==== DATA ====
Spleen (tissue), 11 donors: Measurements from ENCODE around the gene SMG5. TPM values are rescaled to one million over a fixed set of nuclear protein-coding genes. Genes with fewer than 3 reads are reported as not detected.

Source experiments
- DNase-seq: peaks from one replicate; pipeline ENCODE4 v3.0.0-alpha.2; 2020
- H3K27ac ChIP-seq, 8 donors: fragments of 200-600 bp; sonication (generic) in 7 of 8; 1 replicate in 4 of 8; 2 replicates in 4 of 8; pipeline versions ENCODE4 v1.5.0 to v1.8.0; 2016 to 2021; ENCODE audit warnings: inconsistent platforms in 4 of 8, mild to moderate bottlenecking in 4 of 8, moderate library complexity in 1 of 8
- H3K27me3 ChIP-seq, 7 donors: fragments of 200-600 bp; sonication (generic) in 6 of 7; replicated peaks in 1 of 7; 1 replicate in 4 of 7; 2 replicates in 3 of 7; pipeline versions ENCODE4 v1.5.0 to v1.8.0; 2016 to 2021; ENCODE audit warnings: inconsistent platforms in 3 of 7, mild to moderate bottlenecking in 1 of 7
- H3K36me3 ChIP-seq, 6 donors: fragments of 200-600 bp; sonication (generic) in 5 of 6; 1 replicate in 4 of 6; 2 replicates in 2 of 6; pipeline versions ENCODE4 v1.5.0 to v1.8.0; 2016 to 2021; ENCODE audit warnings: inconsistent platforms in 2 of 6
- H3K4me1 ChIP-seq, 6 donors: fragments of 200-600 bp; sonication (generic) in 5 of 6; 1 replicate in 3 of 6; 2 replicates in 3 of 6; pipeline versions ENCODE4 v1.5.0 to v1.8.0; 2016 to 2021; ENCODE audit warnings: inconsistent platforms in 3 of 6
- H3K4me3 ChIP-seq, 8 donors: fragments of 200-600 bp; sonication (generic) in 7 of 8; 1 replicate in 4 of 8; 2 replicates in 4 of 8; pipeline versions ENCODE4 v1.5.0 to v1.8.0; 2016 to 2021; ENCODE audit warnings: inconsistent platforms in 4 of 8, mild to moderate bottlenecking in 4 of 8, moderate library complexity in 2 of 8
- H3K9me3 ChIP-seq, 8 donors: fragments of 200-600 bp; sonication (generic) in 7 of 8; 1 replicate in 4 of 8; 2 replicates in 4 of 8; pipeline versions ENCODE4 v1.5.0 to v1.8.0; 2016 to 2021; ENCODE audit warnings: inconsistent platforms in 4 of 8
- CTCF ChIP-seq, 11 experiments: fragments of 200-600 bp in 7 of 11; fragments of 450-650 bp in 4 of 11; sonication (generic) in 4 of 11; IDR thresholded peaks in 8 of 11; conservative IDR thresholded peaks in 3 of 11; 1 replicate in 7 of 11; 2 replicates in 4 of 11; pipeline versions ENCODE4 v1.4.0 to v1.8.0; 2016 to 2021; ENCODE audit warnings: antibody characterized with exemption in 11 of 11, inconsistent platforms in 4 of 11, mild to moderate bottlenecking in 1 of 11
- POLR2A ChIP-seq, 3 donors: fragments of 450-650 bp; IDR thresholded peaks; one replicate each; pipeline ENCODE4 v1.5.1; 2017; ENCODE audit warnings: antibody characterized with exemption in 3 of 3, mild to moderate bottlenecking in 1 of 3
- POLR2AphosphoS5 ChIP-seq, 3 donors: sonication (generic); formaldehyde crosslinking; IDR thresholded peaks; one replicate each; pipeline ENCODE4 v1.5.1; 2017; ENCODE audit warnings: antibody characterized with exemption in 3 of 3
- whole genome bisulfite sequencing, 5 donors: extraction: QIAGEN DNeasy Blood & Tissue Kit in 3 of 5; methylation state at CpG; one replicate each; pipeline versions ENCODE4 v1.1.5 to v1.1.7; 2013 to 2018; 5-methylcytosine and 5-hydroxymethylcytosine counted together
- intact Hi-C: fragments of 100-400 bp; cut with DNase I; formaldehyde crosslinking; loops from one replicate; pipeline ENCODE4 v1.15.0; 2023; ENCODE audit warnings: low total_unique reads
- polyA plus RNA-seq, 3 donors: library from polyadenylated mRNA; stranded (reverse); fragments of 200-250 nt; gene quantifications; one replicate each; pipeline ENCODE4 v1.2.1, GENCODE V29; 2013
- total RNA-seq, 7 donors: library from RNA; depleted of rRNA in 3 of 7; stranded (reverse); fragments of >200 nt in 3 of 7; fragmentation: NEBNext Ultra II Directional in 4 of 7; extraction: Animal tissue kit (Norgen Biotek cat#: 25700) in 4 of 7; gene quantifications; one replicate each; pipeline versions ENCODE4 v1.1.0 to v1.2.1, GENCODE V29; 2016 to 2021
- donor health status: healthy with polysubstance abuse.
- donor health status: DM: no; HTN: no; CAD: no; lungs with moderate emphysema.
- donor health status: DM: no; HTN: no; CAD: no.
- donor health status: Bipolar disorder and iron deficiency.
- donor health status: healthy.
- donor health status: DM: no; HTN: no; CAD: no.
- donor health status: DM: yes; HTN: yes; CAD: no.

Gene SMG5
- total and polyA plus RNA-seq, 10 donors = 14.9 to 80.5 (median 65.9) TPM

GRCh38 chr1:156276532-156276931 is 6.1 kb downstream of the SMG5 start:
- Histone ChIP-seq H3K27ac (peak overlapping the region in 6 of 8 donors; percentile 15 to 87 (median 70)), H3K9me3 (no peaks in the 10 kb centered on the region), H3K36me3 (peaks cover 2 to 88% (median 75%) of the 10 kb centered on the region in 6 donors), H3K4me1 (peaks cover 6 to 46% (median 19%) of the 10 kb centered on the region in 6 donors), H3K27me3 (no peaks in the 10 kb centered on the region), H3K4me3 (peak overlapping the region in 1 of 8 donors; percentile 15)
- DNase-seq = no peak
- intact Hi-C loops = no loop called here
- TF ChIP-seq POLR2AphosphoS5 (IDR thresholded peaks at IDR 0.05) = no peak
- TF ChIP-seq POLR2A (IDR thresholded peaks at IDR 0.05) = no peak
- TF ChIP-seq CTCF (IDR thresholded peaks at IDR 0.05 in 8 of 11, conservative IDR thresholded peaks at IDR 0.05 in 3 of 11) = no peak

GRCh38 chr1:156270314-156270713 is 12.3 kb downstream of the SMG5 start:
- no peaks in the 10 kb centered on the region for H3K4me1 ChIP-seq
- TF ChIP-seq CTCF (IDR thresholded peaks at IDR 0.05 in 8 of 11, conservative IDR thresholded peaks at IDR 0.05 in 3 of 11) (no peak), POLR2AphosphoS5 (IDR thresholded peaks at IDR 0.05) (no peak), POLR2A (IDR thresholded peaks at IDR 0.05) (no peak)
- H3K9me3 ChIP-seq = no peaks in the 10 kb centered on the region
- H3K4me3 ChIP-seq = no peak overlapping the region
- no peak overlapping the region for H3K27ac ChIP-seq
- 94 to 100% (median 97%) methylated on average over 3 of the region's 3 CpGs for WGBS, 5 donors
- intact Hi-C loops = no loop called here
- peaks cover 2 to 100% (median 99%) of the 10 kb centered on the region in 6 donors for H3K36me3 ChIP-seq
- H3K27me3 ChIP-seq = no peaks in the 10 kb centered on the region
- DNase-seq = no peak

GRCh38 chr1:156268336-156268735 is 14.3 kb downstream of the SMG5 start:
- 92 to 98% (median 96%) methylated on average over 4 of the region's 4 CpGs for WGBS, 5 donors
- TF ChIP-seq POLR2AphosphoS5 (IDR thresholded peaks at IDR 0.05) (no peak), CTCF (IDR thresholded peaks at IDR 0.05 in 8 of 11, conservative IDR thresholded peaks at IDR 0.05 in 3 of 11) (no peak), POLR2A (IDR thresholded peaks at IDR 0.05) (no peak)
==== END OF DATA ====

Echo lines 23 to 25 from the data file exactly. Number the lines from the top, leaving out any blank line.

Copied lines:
- donor health status: DM: yes; HTN: yes; CAD: no.

Gene SMG5
- total and polyA plus RNA-seq, 10 donors = 14.9 to 80.5 (median 65.9) TPM